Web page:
President Barack Obama has made an impassioned plea in Las Vegas for "common sense, comprehensive" immigration reform to give 11 million people already in the United States illegally, a path to citizenship and to make it easier for foreign students with degrees and bright minds to stay.
On his first trip since being sworn in for a second term, Mr Obama urged Congress to pass a reform bill as soon as possible and said he welcomed the efforts of a bipartisan group of eight US senators, four from each party, who came forward on Monday with their own overhaul plan. Drawing loud cheers at a local high school, however, he said he would make his own push on the issue if Congress fails to deliver.
"We need Congress to act on a comprehensive approach that finally deals with the 11 million undocumented immigrants who are in this country," the president said. "The good news is that – for the first time in many years – Republicans and Democrats seem ready to tackle this problem together."
For years one of the most intractable issues in Washington, immigration reform, is suddenly front and centre not least because of alarm in the Republican Party that Hispanics, the fastest growing ethnic group in the country, have turned against them, turned off by years of conservative, anti-immigrant rhetoric. Mr Obama, by contrast, won a new term partly on a wave of Hispanic support.
That the eight senators, who include on the Republican side Marco Rubio of Florida and John McCain of Arizona, have already stepped forward is significant. But pitfalls lie ahead. It remains to be seen, for example, whether they will be able bring enough people in Congress along with them. And if Mr Obama pushes too hard too quickly, the danger is that conservative Republicans will instinctively push back.
Even before Mr Obama spoke, Senator Mitch McConnell briskly warned him against "delivering another divisive partisan speech". Senator Rubio, seen by some as a likely contender for his party's nomination in 2016 in part because of his Cuban heritage, meanwhile accused the White House of trying to play down tightening border controls which the group has said must be a condition of offering citizenship.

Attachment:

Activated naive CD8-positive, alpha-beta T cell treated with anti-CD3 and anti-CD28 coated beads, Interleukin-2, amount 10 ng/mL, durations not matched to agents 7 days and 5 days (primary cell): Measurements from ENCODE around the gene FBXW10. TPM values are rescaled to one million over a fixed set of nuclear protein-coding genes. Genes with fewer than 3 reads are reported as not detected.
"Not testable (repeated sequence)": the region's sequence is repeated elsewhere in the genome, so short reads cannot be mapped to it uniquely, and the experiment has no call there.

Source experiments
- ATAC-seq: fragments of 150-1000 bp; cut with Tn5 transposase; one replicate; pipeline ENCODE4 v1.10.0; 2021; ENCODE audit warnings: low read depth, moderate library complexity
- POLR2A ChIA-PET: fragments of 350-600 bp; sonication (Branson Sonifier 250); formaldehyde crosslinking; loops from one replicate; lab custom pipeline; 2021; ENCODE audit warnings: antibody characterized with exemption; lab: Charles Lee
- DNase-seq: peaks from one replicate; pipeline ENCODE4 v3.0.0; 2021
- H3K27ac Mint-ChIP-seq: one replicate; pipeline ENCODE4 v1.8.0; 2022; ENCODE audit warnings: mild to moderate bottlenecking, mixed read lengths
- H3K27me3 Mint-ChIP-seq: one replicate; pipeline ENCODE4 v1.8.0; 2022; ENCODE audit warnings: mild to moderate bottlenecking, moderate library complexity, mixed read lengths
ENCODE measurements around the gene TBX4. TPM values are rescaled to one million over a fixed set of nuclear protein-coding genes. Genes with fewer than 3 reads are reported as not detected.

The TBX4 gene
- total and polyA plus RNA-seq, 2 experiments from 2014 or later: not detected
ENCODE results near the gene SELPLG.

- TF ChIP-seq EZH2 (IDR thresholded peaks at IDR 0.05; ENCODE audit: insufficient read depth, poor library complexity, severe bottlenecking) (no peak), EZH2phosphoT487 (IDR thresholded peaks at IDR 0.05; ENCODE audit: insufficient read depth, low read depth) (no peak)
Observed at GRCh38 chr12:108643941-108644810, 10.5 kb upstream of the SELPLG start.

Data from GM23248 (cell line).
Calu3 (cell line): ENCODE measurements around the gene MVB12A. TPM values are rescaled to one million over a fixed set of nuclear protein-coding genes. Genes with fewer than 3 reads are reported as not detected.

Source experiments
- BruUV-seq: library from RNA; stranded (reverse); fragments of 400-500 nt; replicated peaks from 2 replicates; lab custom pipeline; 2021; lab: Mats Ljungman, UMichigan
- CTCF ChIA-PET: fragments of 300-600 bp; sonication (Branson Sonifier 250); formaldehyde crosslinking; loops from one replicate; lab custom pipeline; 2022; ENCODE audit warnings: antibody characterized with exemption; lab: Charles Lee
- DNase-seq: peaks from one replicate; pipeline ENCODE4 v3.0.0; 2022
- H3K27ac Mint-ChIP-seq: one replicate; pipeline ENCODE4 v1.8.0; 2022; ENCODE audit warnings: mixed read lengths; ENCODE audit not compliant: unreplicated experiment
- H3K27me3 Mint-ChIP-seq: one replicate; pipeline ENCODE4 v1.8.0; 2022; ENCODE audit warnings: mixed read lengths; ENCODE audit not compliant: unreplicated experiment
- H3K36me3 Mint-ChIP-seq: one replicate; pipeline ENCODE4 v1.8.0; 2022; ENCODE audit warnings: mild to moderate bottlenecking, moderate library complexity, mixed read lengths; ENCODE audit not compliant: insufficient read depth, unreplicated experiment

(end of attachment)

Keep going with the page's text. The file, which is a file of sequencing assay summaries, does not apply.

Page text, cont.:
"That would be a terrible mistake," he told Fox News. "We have a bipartisan group of senators that have agreed to that. For the president to try to move the goalposts on that specific requirement, as an example, does not bode well in terms of what his role's going to be."
Conservatives will also bristle if, as expected, Mr Obama seeks help for gay couples in visa trouble because one is American and the other is not. "The president has long believed that Americans with same-sex partners from other countries should not be faced with the painful choice between staying with the person they love or staying in the country they love," his spokesman, Jay Carney, said.
Arguments will surely also range over how long and how narrow the path to citizenship for undocumented people should be. In general terms, all sides envisage inviting those who are illegal to leave the shadows and seek permission to stay while getting to the back of the queue for legal residency. Mr Obama may want to see a simpler process than most Republicans will.
In his speech, Mr Obama looked back to earlier generations who were allowed to make America home. "The Irish who left behind a land of famine; the Germans who fled persecution; the Scandinavians who arrived eager to pioneer out west," he said. "All those folks before they were us, they were them."